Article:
When my son Mike called me yesterday morning about the University of Missouri-Columbia’s decision to close down the University of Missouri Press in July, he sounded betrayed. An MU graduate, a student of history and the arts, he understands what such a closing means. In many ways it sells out the fundamental principles of university and of learning itself.
The last time I remember Mike sounding this way was when MU left the Big Eight Conference. That was another kind of betrayal — of fans and students — and of a different kind of tradition. Of course, that was a money deal much larger than the press deficit. No matter the differences, it’s apparent that this new business leadership, found so often in the administrative circles of institutions of higher learning these days, has a different set of values than used to be the case. Too many of these guys will not respond to the notion of keeping the faith, to protecting educational values or to other human considerations.
It seems only money matters to them, balancing the budget in the easiest way, without regard to intellectual importance or loss. Betrayal has become almost commonplace. It’s important to examine how widespread it has become.
The closing of the University of Missouri Press betrays the notion of reason. It recommends that football matters more to the life of a university than the production of learning. It betrays the faculty of the university by denying the value of its intellectual contributions and closing down the dissemination of years of work. What follows, inevitably, is the betrayal of the future by denying those to come the learning and understanding that is the product of a university press. How, one might ask, will the university that dumps a press with a distinguished history be viewed by academics elsewhere? Will they think of it as a place to do research? Will they recommend it to their students? Will current students feel betrayed, enough to head elsewhere for graduate work?
Unfortunately, such a list of questions and betrayals can go on almost indefinitely. The decision of the moment changes our understanding of the past and the possibilities of the future.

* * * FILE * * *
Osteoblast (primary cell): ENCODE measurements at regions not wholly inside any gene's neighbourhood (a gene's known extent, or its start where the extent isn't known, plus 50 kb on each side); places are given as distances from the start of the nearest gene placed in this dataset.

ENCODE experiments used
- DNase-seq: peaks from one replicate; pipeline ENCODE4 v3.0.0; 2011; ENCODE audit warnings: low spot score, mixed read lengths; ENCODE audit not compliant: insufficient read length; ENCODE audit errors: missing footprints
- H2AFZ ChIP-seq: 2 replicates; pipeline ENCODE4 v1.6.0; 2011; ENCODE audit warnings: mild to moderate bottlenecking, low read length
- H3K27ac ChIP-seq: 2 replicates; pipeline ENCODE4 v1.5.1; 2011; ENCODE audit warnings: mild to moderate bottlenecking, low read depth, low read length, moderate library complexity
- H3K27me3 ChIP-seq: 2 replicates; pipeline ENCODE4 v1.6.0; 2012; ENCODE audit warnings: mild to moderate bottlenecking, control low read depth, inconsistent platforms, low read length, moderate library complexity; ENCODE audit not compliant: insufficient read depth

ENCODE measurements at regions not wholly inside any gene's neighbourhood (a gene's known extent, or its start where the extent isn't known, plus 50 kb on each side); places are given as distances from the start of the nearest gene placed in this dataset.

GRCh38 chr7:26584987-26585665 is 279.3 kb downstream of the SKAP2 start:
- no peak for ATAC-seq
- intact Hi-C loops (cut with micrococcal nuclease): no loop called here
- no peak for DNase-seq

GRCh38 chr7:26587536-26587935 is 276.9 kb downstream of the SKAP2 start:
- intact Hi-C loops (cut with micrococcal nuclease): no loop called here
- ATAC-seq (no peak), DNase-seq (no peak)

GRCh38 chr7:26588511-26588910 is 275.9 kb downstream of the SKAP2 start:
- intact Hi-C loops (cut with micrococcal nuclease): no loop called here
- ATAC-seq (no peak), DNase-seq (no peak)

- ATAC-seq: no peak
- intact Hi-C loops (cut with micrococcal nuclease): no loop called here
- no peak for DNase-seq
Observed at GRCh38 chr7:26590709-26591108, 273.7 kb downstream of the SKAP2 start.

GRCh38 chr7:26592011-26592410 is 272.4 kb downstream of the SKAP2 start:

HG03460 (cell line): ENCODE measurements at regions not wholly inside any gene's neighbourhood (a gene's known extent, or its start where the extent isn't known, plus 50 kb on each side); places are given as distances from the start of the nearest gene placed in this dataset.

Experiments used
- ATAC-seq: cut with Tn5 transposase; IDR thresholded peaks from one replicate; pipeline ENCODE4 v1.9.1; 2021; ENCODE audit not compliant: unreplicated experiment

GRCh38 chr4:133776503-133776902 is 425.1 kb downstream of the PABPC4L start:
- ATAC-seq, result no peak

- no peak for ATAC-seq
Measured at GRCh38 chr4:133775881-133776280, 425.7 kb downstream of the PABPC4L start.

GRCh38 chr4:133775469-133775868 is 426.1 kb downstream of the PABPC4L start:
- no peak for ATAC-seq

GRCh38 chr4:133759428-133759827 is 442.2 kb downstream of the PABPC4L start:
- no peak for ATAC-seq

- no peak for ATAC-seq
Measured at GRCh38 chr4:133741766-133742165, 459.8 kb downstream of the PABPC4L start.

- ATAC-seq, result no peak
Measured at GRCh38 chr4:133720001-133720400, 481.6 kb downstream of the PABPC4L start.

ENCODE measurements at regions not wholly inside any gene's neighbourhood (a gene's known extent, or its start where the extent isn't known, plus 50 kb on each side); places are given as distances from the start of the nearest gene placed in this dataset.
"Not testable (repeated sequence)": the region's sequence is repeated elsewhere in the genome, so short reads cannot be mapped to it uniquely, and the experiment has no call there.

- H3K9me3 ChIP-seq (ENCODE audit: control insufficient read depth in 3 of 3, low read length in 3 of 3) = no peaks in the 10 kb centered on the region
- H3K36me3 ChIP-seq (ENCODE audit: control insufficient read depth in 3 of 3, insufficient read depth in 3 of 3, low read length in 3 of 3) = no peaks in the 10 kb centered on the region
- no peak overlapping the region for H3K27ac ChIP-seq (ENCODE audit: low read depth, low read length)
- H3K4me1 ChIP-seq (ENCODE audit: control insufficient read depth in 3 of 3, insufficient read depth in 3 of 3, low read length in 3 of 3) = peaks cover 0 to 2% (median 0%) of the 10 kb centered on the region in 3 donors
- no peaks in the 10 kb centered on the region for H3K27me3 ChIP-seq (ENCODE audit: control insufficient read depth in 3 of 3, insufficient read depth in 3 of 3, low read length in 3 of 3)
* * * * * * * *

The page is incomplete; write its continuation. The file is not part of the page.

This new university is ready to discard the great traditions that have emerged over centuries and resulted in an enduring body of knowledge and systematic support of the arts and sciences. By so doing, it relinquishes its power and stature. It does not lead but follows the new models of monetary capitalism, hardly the basis for intellectual inquiry. Such are the results of the failure to make distinctions. Living in the mindless moment leads few anywhere, certainly not to the wisdom of the past or to the understanding of the future.
I have been connected to the university for almost 51 years, as a faculty member and as an active retiree. My present feelings of sorrow and anger derive from my disappointment at the current drift of the university away from a serious devotion to creating and spreading knowledge. Is it hyperbole to react this way when, at the end of spring, we learn that the University of Missouri Press will disappear in early summer? What kind of shifty game is this? If I feel sorrow and anger, what do the members of the press feel? Shall I use the word “betrayed” again? What about those who depend on scholars — those artists and researchers who know that we are all connected in deeper ways — beyond accounting and dollar manipulation within a bureaucratic shell? The university is not meant to be a popular creator of short-term income.
This is a good time for us to re-evaulate university purposes. If not, we may soon witness threats to other profoundly important intellectual and artistic activities. We cannot say, “Copernicus, thou shall not look at the sun. It’s too expensive.” Nor can we insist that we must let the planet go and save our balances. We can be practical without poisoning the spring.
Questions? Contact news editor Laura Johnston.